AILA Doc No. 02041932 | Dated April 19, 2002
American Immigration Lawyers Association
FOR IMMEDIATE RELEASE
April 18, 2002
Contact: Amanda Carufel, 202-216-2404
Senate Approves Border Security and Visa Reforms
Washington, D.C.- The U.S. Senate today approved by a 97 - 0 vote a bipartisan security bill that tightens visa screening, border inspections, and tracking of foreigners. The House, which has strongly supported this measure, is expected to shortly take it up for a vote. The "Enhanced Border Security and Visa Entry Reform Act of 2001" (H.R. 3525) ensures that our immigration policies are in line with our goal of preventing terrorism. The bill includes needed reforms that deter terrorism by developing layers of protection both outside and within the United States.
"We need smart and effective measures to increase our security and isolate terrorism without isolating America," said Jeanne Butterfield, Executive Director of AILA. "This legislation enhances border security while preserving the cross-border flow of commerce and people."
The American Immigration Lawyers Association (AILA) commends Senators Kennedy (D-MA), Brownback (R-KS), Kyl (R-AZ), and Feinstein (D-CA) for their leadership on this important measure.
Among other things, the bill will:
Help provide people on the front line with the training, staff and funding they need to do the job. The bill authorizes increased staffing and funding at the Immigration and Naturalization Service (INS) and the State Department. It also provides necessary training for personnel at both agencies.
Get timely, accurate information to the people who decide who can enter our country. The bill mandates the sharing of intelligence and law enforcement data with the INS and State Department on a real-time basis so the agencies can identify high-risk individuals who seek to enter our country.
Enhance our security by working with Canada and Mexico to create a North American Security Perimeter. A North American Security Perimeter would bolster security through law enforcement coordination and intelligence sharing, reducing the chance that someone wishing to do us harm would travel to a neighboring country and then cross by land into the U.S.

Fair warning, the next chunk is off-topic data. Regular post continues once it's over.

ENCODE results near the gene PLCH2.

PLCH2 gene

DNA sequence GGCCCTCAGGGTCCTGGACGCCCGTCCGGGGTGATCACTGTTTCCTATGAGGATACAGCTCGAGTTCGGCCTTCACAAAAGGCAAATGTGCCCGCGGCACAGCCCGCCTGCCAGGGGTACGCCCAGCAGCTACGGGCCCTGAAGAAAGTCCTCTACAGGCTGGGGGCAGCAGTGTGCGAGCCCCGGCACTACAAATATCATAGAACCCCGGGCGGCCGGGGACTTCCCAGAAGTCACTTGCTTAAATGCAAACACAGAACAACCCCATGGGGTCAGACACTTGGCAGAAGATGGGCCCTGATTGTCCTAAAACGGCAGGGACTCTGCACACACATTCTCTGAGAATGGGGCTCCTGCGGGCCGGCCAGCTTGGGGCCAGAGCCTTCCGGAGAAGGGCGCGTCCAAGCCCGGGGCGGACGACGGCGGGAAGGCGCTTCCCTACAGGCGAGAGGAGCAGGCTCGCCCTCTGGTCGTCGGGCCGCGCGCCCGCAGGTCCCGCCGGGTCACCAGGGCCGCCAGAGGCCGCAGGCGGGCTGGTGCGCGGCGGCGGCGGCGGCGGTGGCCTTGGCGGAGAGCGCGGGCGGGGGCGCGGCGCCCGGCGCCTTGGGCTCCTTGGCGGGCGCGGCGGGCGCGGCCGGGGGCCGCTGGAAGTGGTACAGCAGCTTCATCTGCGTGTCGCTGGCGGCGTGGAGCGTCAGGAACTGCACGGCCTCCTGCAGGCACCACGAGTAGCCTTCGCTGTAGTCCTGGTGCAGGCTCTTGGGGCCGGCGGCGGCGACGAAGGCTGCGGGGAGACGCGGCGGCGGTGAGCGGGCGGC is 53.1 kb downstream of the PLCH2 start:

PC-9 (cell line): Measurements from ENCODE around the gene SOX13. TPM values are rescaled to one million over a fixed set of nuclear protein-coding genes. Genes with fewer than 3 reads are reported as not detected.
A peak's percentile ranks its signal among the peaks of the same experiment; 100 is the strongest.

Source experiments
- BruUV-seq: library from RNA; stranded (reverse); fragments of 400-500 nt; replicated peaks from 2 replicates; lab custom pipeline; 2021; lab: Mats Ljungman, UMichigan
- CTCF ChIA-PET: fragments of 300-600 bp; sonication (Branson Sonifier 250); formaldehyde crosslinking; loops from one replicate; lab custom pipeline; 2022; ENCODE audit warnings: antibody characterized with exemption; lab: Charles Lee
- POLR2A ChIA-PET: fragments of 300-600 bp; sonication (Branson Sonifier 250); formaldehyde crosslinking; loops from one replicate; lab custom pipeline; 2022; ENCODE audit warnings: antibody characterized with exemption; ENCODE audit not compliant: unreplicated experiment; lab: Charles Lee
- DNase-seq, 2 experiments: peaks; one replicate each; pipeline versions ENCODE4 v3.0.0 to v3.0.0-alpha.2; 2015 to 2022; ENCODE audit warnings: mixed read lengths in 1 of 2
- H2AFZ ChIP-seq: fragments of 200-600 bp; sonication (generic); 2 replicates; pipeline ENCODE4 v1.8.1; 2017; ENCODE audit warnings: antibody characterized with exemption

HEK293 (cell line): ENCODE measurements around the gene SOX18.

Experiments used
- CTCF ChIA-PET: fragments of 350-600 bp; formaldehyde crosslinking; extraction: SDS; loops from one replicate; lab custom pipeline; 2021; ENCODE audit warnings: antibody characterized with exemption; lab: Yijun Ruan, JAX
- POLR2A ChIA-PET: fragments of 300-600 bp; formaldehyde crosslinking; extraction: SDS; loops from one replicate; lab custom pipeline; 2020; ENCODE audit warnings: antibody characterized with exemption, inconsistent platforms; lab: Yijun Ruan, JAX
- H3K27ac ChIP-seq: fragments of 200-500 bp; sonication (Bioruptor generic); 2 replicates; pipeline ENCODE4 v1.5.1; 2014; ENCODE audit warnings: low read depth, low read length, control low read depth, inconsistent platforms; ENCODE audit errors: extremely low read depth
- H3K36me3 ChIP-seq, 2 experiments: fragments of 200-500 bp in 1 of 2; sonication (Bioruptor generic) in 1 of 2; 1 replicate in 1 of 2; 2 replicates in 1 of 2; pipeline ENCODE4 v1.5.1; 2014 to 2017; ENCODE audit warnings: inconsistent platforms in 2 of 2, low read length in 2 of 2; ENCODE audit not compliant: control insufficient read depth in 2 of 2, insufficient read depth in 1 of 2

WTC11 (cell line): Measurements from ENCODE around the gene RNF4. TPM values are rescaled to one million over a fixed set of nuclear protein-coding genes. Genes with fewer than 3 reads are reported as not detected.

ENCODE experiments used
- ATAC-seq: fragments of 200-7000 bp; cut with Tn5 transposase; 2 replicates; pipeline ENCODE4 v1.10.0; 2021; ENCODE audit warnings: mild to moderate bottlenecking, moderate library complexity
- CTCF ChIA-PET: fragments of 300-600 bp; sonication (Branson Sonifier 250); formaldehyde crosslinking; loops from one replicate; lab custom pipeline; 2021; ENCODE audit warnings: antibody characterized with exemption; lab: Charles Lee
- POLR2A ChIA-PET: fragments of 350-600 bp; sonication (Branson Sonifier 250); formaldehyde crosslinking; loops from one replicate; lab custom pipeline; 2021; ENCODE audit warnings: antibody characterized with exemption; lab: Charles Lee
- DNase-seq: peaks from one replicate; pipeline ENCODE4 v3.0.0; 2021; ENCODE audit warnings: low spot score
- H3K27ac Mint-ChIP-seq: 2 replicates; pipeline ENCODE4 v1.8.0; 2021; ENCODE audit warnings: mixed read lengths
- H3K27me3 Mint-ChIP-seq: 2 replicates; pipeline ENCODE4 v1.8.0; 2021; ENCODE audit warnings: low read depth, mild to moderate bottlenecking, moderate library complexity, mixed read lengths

While the measure includes many long overdue changes, it also poses challenges to our country, the Congress, federal agencies, and the American people. Given the bill's ambitious deadlines, it is critical that the Administration and Congress provide the federal agencies with the staffing and funding levels they need to implement these new security measures.
"The bill is a solid first step toward regulating the flow of goods and people into this country while recognizing the importance of immigration and commerce to the nation," said Butterfield. "Now that the bill has passed, the next step is to reform our immigration system through bilateral discussions with Mexico. By facilitating legal immigration, both countries will be able to focus their resources on those who would do us harm, rather than those who come to fill legitimate labor needs or reunite with their families."
"We strongly urge the House to continue their support for this initiative by taking up this bill with all due haste," concluded Butterfield.
Cite as AILA Doc. No. 02041932.